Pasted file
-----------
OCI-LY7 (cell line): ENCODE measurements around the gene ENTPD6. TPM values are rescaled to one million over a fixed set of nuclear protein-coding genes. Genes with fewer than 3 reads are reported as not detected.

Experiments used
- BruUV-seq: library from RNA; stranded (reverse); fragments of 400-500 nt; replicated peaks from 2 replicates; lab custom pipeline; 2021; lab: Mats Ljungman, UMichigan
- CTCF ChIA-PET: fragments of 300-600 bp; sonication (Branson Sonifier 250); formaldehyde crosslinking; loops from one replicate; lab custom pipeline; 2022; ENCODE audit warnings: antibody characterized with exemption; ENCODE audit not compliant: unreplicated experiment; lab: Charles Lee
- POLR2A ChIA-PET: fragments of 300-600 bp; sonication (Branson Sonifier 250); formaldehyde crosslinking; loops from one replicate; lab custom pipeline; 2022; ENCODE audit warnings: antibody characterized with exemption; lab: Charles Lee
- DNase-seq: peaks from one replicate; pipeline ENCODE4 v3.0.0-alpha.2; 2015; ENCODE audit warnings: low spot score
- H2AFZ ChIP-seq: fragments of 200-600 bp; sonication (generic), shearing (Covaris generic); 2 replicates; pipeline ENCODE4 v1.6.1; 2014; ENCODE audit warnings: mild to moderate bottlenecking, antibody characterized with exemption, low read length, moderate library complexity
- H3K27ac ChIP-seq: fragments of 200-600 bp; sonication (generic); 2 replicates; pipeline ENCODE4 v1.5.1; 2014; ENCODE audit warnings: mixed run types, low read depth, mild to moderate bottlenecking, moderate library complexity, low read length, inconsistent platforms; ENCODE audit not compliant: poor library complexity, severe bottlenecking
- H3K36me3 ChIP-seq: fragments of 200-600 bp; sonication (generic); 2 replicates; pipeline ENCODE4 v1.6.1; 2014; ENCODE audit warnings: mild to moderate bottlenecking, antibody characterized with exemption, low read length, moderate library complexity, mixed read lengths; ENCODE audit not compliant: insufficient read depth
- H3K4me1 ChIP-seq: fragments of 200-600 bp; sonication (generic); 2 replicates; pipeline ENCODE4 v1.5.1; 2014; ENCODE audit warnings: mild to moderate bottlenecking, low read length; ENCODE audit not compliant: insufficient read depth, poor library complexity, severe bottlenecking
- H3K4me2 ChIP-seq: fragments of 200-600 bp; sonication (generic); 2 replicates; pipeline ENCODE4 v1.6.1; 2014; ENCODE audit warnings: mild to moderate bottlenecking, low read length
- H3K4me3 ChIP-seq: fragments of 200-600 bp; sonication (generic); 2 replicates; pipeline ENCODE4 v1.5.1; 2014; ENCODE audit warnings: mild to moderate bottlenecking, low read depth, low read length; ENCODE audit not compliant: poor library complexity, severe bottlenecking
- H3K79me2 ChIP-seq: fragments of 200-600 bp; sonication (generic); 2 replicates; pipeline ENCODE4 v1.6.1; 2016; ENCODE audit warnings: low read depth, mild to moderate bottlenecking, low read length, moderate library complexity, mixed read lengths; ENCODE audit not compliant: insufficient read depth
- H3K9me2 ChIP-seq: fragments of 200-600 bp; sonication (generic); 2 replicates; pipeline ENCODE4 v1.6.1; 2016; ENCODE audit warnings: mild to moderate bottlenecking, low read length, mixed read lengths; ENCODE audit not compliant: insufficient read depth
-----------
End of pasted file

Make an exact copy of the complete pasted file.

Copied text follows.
OCI-LY7 (cell line): ENCODE measurements around the gene ENTPD6. TPM values are rescaled to one million over a fixed set of nuclear protein-coding genes. Genes with fewer than 3 reads are reported as not detected.

Experiments used
- BruUV-seq: library from RNA; stranded (reverse); fragments of 400-500 nt; replicated peaks from 2 replicates; lab custom pipeline; 2021; lab: Mats Ljungman, UMichigan
- CTCF ChIA-PET: fragments of 300-600 bp; sonication (Branson Sonifier 250); formaldehyde crosslinking; loops from one replicate; lab custom pipeline; 2022; ENCODE audit warnings: antibody characterized with exemption; ENCODE audit not compliant: unreplicated experiment; lab: Charles Lee
- POLR2A ChIA-PET: fragments of 300-600 bp; sonication (Branson Sonifier 250); formaldehyde crosslinking; loops from one replicate; lab custom pipeline; 2022; ENCODE audit warnings: antibody characterized with exemption; lab: Charles Lee
- DNase-seq: peaks from one replicate; pipeline ENCODE4 v3.0.0-alpha.2; 2015; ENCODE audit warnings: low spot score
- H2AFZ ChIP-seq: fragments of 200-600 bp; sonication (generic), shearing (Covaris generic); 2 replicates; pipeline ENCODE4 v1.6.1; 2014; ENCODE audit warnings: mild to moderate bottlenecking, antibody characterized with exemption, low read length, moderate library complexity
- H3K27ac ChIP-seq: fragments of 200-600 bp; sonication (generic); 2 replicates; pipeline ENCODE4 v1.5.1; 2014; ENCODE audit warnings: mixed run types, low read depth, mild to moderate bottlenecking, moderate library complexity, low read length, inconsistent platforms; ENCODE audit not compliant: poor library complexity, severe bottlenecking
- H3K36me3 ChIP-seq: fragments of 200-600 bp; sonication (generic); 2 replicates; pipeline ENCODE4 v1.6.1; 2014; ENCODE audit warnings: mild to moderate bottlenecking, antibody characterized with exemption, low read length, moderate library complexity, mixed read lengths; ENCODE audit not compliant: insufficient read depth
- H3K4me1 ChIP-seq: fragments of 200-600 bp; sonication (generic); 2 replicates; pipeline ENCODE4 v1.5.1; 2014; ENCODE audit warnings: mild to moderate bottlenecking, low read length; ENCODE audit not compliant: insufficient read depth, poor library complexity, severe bottlenecking
- H3K4me2 ChIP-seq: fragments of 200-600 bp; sonication (generic); 2 replicates; pipeline ENCODE4 v1.6.1; 2014; ENCODE audit warnings: mild to moderate bottlenecking, low read length
- H3K4me3 ChIP-seq: fragments of 200-600 bp; sonication (generic); 2 replicates; pipeline ENCODE4 v1.5.1; 2014; ENCODE audit warnings: mild to moderate bottlenecking, low read depth, low read length; ENCODE audit not compliant: poor library complexity, severe bottlenecking
- H3K79me2 ChIP-seq: fragments of 200-600 bp; sonication (generic); 2 replicates; pipeline ENCODE4 v1.6.1; 2016; ENCODE audit warnings: low read depth, mild to moderate bottlenecking, low read length, moderate library complexity, mixed read lengths; ENCODE audit not compliant: insufficient read depth
- H3K9me2 ChIP-seq: fragments of 200-600 bp; sonication (generic); 2 replicates; pipeline ENCODE4 v1.6.1; 2016; ENCODE audit warnings: mild to moderate bottlenecking, low read length, mixed read lengths; ENCODE audit not compliant: insufficient read depth